I ordered Poblano Eggs and expected a light green, mild poblano chili-flavored sauce. Surprisingly, it arrived with a red, rather sweet sauce—not particularly complimentary to the eggs, but I ate it. Puzzled, my friends said it looked more like mole sauce, an original Mexican sauce that comes in a variation of spices by region and even by family recipe, but typically made of chilies and a bit of unsweetened chocolate to tame the heat of the chilies.
The next day, I discovered the English version of the menu by flipping the page. This time it read Puebla Eggs with (you guessed it) mole sauce. Yes, the Spanish label for PoblanoEggs was lost in translation. I later learned that PueblaEggs refer to the region in which mole originated. Language lesson wrapped in menu items.
Depending on the waitress, some days we ordered by pointing at the menu. Other days we ordered in English. And two days, another person came to confirm our order in English. Cathy ordered banana nut pancakes that looked scrumptious the first day and I promised myself pancakes the next day. I selected French toast one day, made with their homemade multigrano bread, which is hard to get in Mexico, and chose the banana nut pancakes two other days. Decadent!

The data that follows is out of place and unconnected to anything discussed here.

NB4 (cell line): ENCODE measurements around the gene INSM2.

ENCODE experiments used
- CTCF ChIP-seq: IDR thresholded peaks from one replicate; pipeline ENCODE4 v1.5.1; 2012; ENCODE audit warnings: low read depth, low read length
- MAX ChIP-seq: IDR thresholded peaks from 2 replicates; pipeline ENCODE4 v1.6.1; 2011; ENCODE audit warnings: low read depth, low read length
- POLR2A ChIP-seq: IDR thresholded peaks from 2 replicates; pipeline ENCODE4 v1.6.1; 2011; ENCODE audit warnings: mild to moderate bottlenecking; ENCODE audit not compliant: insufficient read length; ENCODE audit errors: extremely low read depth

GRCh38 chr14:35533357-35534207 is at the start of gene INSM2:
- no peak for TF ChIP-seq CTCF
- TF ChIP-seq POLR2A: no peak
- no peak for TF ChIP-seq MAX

We launched our first day with a map from the hotel receptionist in order to locate the city tourist office for a city tour in English at 1:00 that afternoon.
As curious explorers, we stepped across worn thresholds of cathedrals, wandered through gates, moseyed around courtyards, checked out menus for future reference, ambled through small galleries of art both exquisite and primitive, discovered the public library—a compliment to the city for its use by young and old alike for all kinds of purposes, and even rummaged through thrift stores.
The city commerce and activities may be hidden behind gates but it was not forbidding to us.
We walked the streets of San Miguel that morning, attempting to get our bearings and learn our way around. Other white-skinned, English-speaking people filled the streets just like us, except they knew where they were going—most of them lived there.
We strolled the narrow lanes, tried to walk single-file on the sidewalks, because that was all the room there was. We could not hear each other talking when walking single file. Cars couldn’t pass, if we walked two abreast in the streets, in order to hear each other. The foot and vehicular traffic created a horizontal Cirque du Soleil ™ ballet, close to the ground instead of in mid-air.
Outside each entrance, whether door or gate, the sidewalk slanted one-step down to the street level for ease and convenience of the residents. Utility poles stood in the middle of sidewalks and grates covered ground-utility holes, creating an obstacle course on sidewalks. Passing another person meant stepping into the street and/or traffic.